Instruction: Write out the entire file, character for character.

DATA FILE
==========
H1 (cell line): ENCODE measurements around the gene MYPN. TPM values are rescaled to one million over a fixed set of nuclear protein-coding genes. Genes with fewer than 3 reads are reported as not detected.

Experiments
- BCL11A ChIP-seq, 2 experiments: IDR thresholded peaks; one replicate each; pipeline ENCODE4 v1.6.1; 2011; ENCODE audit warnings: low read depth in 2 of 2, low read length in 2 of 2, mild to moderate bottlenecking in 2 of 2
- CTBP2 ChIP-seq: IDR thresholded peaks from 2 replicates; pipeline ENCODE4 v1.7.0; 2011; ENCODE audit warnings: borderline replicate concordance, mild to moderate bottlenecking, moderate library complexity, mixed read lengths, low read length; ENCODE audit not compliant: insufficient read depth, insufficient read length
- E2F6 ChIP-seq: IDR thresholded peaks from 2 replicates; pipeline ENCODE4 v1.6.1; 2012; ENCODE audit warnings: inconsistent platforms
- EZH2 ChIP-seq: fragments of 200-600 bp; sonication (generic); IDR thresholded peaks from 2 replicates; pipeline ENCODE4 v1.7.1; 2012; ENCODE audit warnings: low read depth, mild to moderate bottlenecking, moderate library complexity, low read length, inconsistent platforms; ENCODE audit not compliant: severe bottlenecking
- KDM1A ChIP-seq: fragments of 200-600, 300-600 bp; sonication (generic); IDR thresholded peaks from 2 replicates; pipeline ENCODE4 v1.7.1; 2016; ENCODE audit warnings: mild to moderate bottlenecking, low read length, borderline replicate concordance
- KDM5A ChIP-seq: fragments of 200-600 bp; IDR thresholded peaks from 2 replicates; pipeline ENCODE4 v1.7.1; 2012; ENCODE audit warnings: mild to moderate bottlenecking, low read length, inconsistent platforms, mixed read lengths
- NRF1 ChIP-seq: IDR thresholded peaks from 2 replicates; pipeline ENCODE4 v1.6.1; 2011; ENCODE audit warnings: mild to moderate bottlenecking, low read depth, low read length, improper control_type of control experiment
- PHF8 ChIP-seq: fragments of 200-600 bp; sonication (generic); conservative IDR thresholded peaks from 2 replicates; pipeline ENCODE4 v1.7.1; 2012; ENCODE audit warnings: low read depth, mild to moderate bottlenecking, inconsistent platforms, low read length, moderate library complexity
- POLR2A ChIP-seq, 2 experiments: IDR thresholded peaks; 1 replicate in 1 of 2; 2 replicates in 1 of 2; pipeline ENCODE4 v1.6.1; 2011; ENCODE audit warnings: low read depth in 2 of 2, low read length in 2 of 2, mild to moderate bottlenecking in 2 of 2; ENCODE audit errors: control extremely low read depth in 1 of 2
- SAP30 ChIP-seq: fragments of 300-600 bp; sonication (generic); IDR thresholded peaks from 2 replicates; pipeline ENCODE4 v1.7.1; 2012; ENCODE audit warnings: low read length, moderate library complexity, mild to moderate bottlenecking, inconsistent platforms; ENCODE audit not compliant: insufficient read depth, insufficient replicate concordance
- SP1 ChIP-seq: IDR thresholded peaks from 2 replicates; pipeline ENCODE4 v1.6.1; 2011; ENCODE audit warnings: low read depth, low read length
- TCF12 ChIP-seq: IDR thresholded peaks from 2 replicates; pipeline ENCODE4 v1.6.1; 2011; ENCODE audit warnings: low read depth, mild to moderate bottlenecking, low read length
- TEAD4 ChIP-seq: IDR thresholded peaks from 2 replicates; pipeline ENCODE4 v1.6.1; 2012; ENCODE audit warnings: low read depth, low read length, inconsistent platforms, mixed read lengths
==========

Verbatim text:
H1 (cell line): ENCODE measurements around the gene MYPN. TPM values are rescaled to one million over a fixed set of nuclear protein-coding genes. Genes with fewer than 3 reads are reported as not detected.

Experiments
- BCL11A ChIP-seq, 2 experiments: IDR thresholded peaks; one replicate each; pipeline ENCODE4 v1.6.1; 2011; ENCODE audit warnings: low read depth in 2 of 2, low read length in 2 of 2, mild to moderate bottlenecking in 2 of 2
- CTBP2 ChIP-seq: IDR thresholded peaks from 2 replicates; pipeline ENCODE4 v1.7.0; 2011; ENCODE audit warnings: borderline replicate concordance, mild to moderate bottlenecking, moderate library complexity, mixed read lengths, low read length; ENCODE audit not compliant: insufficient read depth, insufficient read length
- E2F6 ChIP-seq: IDR thresholded peaks from 2 replicates; pipeline ENCODE4 v1.6.1; 2012; ENCODE audit warnings: inconsistent platforms
- EZH2 ChIP-seq: fragments of 200-600 bp; sonication (generic); IDR thresholded peaks from 2 replicates; pipeline ENCODE4 v1.7.1; 2012; ENCODE audit warnings: low read depth, mild to moderate bottlenecking, moderate library complexity, low read length, inconsistent platforms; ENCODE audit not compliant: severe bottlenecking
- KDM1A ChIP-seq: fragments of 200-600, 300-600 bp; sonication (generic); IDR thresholded peaks from 2 replicates; pipeline ENCODE4 v1.7.1; 2016; ENCODE audit warnings: mild to moderate bottlenecking, low read length, borderline replicate concordance
- KDM5A ChIP-seq: fragments of 200-600 bp; IDR thresholded peaks from 2 replicates; pipeline ENCODE4 v1.7.1; 2012; ENCODE audit warnings: mild to moderate bottlenecking, low read length, inconsistent platforms, mixed read lengths
- NRF1 ChIP-seq: IDR thresholded peaks from 2 replicates; pipeline ENCODE4 v1.6.1; 2011; ENCODE audit warnings: mild to moderate bottlenecking, low read depth, low read length, improper control_type of control experiment
- PHF8 ChIP-seq: fragments of 200-600 bp; sonication (generic); conservative IDR thresholded peaks from 2 replicates; pipeline ENCODE4 v1.7.1; 2012; ENCODE audit warnings: low read depth, mild to moderate bottlenecking, inconsistent platforms, low read length, moderate library complexity
- POLR2A ChIP-seq, 2 experiments: IDR thresholded peaks; 1 replicate in 1 of 2; 2 replicates in 1 of 2; pipeline ENCODE4 v1.6.1; 2011; ENCODE audit warnings: low read depth in 2 of 2, low read length in 2 of 2, mild to moderate bottlenecking in 2 of 2; ENCODE audit errors: control extremely low read depth in 1 of 2
- SAP30 ChIP-seq: fragments of 300-600 bp; sonication (generic); IDR thresholded peaks from 2 replicates; pipeline ENCODE4 v1.7.1; 2012; ENCODE audit warnings: low read length, moderate library complexity, mild to moderate bottlenecking, inconsistent platforms; ENCODE audit not compliant: insufficient read depth, insufficient replicate concordance
- SP1 ChIP-seq: IDR thresholded peaks from 2 replicates; pipeline ENCODE4 v1.6.1; 2011; ENCODE audit warnings: low read depth, low read length
- TCF12 ChIP-seq: IDR thresholded peaks from 2 replicates; pipeline ENCODE4 v1.6.1; 2011; ENCODE audit warnings: low read depth, mild to moderate bottlenecking, low read length
- TEAD4 ChIP-seq: IDR thresholded peaks from 2 replicates; pipeline ENCODE4 v1.6.1; 2012; ENCODE audit warnings: low read depth, low read length, inconsistent platforms, mixed read lengths